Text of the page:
Research & Analysis by Jon M. Bakija
Because of the imbalance between promised benefits and available taxes, some reform of Social Security is inevitable. At the same time, perceptions of Social Security are changing rapidly as it moves away from a system where all recipients—whether rich or poor—received more in benefits than they paid in taxes, and where those who were richer consistently received larger net transfers than those who were poorer. Reform is most likely to succeed if it returns to basic principles such as progressivity, equity, and efficiency.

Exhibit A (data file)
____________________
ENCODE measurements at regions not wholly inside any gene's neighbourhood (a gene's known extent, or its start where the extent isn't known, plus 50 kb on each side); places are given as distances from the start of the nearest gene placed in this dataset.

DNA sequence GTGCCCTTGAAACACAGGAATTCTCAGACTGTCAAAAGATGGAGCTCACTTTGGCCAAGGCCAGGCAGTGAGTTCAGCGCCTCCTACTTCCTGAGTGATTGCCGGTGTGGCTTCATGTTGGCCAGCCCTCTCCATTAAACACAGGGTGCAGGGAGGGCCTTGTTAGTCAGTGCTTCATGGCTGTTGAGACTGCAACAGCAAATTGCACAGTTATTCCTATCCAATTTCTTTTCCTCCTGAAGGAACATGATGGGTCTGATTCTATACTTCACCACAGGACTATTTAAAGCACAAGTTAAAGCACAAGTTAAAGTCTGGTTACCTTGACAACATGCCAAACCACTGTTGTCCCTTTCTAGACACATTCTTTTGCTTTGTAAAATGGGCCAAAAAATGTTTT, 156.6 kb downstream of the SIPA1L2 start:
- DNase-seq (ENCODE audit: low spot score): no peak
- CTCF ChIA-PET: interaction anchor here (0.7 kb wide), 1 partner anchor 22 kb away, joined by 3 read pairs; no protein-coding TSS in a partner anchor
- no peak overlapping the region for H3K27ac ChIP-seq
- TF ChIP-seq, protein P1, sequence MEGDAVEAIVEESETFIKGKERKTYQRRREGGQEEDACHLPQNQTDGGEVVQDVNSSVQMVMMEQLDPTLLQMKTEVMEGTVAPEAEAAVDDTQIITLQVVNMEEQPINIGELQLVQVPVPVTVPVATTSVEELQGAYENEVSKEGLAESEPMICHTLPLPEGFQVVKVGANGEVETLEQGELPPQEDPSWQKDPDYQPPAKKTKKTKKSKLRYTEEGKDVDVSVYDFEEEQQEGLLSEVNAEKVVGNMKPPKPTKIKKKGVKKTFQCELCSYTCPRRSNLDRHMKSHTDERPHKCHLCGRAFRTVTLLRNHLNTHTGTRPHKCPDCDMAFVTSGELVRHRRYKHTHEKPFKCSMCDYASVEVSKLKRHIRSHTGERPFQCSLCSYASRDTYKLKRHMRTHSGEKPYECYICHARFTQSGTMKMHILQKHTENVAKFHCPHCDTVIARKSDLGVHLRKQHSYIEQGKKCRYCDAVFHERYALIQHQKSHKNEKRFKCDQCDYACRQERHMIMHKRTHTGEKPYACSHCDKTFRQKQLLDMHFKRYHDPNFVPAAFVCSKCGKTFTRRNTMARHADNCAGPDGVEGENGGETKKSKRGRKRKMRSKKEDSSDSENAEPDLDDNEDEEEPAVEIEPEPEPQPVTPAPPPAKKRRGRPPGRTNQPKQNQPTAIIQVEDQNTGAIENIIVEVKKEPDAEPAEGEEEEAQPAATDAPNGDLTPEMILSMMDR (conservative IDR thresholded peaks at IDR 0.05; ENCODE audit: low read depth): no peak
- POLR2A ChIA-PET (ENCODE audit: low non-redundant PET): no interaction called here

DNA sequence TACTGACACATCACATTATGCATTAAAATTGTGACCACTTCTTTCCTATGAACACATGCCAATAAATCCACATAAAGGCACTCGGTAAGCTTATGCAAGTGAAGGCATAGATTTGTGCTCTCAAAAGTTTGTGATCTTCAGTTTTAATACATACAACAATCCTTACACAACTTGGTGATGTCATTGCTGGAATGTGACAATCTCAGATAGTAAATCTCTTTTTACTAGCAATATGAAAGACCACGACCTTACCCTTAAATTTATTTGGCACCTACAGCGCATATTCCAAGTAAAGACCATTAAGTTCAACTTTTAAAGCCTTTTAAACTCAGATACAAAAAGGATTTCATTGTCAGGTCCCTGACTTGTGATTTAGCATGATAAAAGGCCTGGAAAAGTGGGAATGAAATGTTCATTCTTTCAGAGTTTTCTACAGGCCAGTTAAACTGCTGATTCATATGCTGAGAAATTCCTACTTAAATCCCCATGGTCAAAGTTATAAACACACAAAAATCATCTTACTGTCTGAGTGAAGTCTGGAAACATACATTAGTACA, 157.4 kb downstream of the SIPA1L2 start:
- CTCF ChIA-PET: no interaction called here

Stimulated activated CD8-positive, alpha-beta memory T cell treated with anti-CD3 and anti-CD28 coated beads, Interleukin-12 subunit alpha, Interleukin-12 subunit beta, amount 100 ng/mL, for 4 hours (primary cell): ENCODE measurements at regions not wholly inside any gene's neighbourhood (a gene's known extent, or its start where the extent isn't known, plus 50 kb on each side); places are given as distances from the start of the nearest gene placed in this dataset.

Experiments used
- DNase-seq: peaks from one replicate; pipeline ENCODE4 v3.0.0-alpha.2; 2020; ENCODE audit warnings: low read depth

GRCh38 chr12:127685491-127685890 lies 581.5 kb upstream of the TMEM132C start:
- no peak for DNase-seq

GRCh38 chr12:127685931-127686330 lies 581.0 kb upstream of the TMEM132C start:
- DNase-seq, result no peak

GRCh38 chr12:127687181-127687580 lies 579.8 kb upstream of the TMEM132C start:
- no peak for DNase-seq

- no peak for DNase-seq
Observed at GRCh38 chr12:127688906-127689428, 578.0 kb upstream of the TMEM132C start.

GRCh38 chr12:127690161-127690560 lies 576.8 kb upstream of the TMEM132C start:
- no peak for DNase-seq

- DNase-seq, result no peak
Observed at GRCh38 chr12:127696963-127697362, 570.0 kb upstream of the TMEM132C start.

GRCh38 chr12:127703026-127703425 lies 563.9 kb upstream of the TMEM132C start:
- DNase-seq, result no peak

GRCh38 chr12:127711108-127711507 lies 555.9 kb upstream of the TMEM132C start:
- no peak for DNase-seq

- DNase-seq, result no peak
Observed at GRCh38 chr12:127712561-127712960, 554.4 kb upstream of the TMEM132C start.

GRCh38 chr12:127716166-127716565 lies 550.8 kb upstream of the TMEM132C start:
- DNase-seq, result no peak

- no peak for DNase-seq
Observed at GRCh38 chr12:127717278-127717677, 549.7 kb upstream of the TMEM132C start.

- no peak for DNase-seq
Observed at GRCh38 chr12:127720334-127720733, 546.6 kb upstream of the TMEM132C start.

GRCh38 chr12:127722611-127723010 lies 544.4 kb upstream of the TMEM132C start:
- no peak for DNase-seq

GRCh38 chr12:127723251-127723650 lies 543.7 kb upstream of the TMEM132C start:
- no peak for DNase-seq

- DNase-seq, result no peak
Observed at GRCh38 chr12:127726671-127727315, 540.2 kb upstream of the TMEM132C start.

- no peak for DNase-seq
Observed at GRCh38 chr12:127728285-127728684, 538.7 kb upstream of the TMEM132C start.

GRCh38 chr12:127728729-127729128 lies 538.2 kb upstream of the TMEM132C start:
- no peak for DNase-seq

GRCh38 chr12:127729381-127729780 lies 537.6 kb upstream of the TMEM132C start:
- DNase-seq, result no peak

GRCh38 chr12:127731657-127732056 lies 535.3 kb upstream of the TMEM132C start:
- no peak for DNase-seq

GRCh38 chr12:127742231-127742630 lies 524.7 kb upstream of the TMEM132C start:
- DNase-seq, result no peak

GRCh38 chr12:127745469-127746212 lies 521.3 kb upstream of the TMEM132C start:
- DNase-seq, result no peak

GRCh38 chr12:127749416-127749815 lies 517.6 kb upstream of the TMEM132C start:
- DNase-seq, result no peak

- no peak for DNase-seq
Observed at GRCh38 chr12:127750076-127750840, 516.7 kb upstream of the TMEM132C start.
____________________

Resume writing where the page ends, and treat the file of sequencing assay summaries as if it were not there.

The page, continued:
Although these principles sometime conflict, they also provide much common ground. For example, if Social Security is meant to meet the greatest needs of the elderly, then increasing the retirement age (which mainly affects the younger and richer elderly) would be preferable to removal of the cost-of-living adjustment (which mainly affects the older and poorer elderly). Efficiency and equity principles, in turn, call attention to some groups—second earners in household, those with few employee tax preferences, those who work many years, and elderly workers—whose net benefits are lower than others who should have less claim to Social Security resources.